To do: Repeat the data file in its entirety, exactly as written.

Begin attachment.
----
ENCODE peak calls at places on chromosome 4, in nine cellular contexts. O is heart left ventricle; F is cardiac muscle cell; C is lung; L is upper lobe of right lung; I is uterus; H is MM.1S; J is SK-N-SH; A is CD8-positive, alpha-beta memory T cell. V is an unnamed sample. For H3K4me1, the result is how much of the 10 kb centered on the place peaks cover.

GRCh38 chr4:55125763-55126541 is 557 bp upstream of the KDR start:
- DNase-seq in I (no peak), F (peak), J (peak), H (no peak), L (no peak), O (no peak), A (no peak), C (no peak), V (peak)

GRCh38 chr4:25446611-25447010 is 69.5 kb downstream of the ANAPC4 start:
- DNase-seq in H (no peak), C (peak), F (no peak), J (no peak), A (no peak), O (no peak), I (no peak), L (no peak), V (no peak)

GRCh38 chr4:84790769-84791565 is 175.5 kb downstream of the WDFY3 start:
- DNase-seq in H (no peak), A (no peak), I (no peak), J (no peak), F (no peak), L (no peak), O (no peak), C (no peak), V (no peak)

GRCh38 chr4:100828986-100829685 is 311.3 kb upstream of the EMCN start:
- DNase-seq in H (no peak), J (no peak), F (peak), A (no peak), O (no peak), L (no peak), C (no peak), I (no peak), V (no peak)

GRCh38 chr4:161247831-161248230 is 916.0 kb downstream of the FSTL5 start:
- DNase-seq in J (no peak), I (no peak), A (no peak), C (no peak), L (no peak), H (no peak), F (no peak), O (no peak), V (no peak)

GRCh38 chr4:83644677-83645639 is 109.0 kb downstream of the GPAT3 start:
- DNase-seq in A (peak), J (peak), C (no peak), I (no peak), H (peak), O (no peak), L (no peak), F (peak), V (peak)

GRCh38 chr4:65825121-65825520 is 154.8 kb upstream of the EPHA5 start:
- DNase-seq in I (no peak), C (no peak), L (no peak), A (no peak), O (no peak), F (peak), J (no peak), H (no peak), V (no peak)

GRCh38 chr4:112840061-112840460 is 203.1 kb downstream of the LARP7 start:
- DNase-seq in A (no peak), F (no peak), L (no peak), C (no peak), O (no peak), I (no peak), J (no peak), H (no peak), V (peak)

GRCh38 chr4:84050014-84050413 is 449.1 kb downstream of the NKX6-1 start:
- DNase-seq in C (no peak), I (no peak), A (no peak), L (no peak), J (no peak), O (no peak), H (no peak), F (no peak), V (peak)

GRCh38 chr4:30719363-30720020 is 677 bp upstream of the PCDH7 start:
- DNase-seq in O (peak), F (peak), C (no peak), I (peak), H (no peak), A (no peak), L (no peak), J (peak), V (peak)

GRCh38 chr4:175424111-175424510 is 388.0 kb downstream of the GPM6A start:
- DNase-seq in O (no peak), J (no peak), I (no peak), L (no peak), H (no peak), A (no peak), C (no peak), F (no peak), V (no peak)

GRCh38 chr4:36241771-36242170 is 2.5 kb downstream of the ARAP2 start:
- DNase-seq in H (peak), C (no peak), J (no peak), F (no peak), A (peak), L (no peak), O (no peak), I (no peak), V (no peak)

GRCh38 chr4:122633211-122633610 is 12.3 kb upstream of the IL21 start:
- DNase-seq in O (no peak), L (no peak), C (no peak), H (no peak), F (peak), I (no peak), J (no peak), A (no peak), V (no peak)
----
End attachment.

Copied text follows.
ENCODE peak calls at places on chromosome 4, in nine cellular contexts. O is heart left ventricle; F is cardiac muscle cell; C is lung; L is upper lobe of right lung; I is uterus; H is MM.1S; J is SK-N-SH; A is CD8-positive, alpha-beta memory T cell. V is an unnamed sample. For H3K4me1, the result is how much of the 10 kb centered on the place peaks cover.

GRCh38 chr4:55125763-55126541 is 557 bp upstream of the KDR start:
- DNase-seq in I (no peak), F (peak), J (peak), H (no peak), L (no peak), O (no peak), A (no peak), C (no peak), V (peak)

GRCh38 chr4:25446611-25447010 is 69.5 kb downstream of the ANAPC4 start:
- DNase-seq in H (no peak), C (peak), F (no peak), J (no peak), A (no peak), O (no peak), I (no peak), L (no peak), V (no peak)

GRCh38 chr4:84790769-84791565 is 175.5 kb downstream of the WDFY3 start:
- DNase-seq in H (no peak), A (no peak), I (no peak), J (no peak), F (no peak), L (no peak), O (no peak), C (no peak), V (no peak)

GRCh38 chr4:100828986-100829685 is 311.3 kb upstream of the EMCN start:
- DNase-seq in H (no peak), J (no peak), F (peak), A (no peak), O (no peak), L (no peak), C (no peak), I (no peak), V (no peak)

GRCh38 chr4:161247831-161248230 is 916.0 kb downstream of the FSTL5 start:
- DNase-seq in J (no peak), I (no peak), A (no peak), C (no peak), L (no peak), H (no peak), F (no peak), O (no peak), V (no peak)

GRCh38 chr4:83644677-83645639 is 109.0 kb downstream of the GPAT3 start:
- DNase-seq in A (peak), J (peak), C (no peak), I (no peak), H (peak), O (no peak), L (no peak), F (peak), V (peak)

GRCh38 chr4:65825121-65825520 is 154.8 kb upstream of the EPHA5 start:
- DNase-seq in I (no peak), C (no peak), L (no peak), A (no peak), O (no peak), F (peak), J (no peak), H (no peak), V (no peak)

GRCh38 chr4:112840061-112840460 is 203.1 kb downstream of the LARP7 start:
- DNase-seq in A (no peak), F (no peak), L (no peak), C (no peak), O (no peak), I (no peak), J (no peak), H (no peak), V (peak)

GRCh38 chr4:84050014-84050413 is 449.1 kb downstream of the NKX6-1 start:
- DNase-seq in C (no peak), I (no peak), A (no peak), L (no peak), J (no peak), O (no peak), H (no peak), F (no peak), V (peak)

GRCh38 chr4:30719363-30720020 is 677 bp upstream of the PCDH7 start:
- DNase-seq in O (peak), F (peak), C (no peak), I (peak), H (no peak), A (no peak), L (no peak), J (peak), V (peak)

GRCh38 chr4:175424111-175424510 is 388.0 kb downstream of the GPM6A start:
- DNase-seq in O (no peak), J (no peak), I (no peak), L (no peak), H (no peak), A (no peak), C (no peak), F (no peak), V (no peak)

GRCh38 chr4:36241771-36242170 is 2.5 kb downstream of the ARAP2 start:
- DNase-seq in H (peak), C (no peak), J (no peak), F (no peak), A (peak), L (no peak), O (no peak), I (no peak), V (no peak)

GRCh38 chr4:122633211-122633610 is 12.3 kb upstream of the IL21 start:
- DNase-seq in O (no peak), L (no peak), C (no peak), H (no peak), F (peak), I (no peak), J (no peak), A (no peak), V (no peak)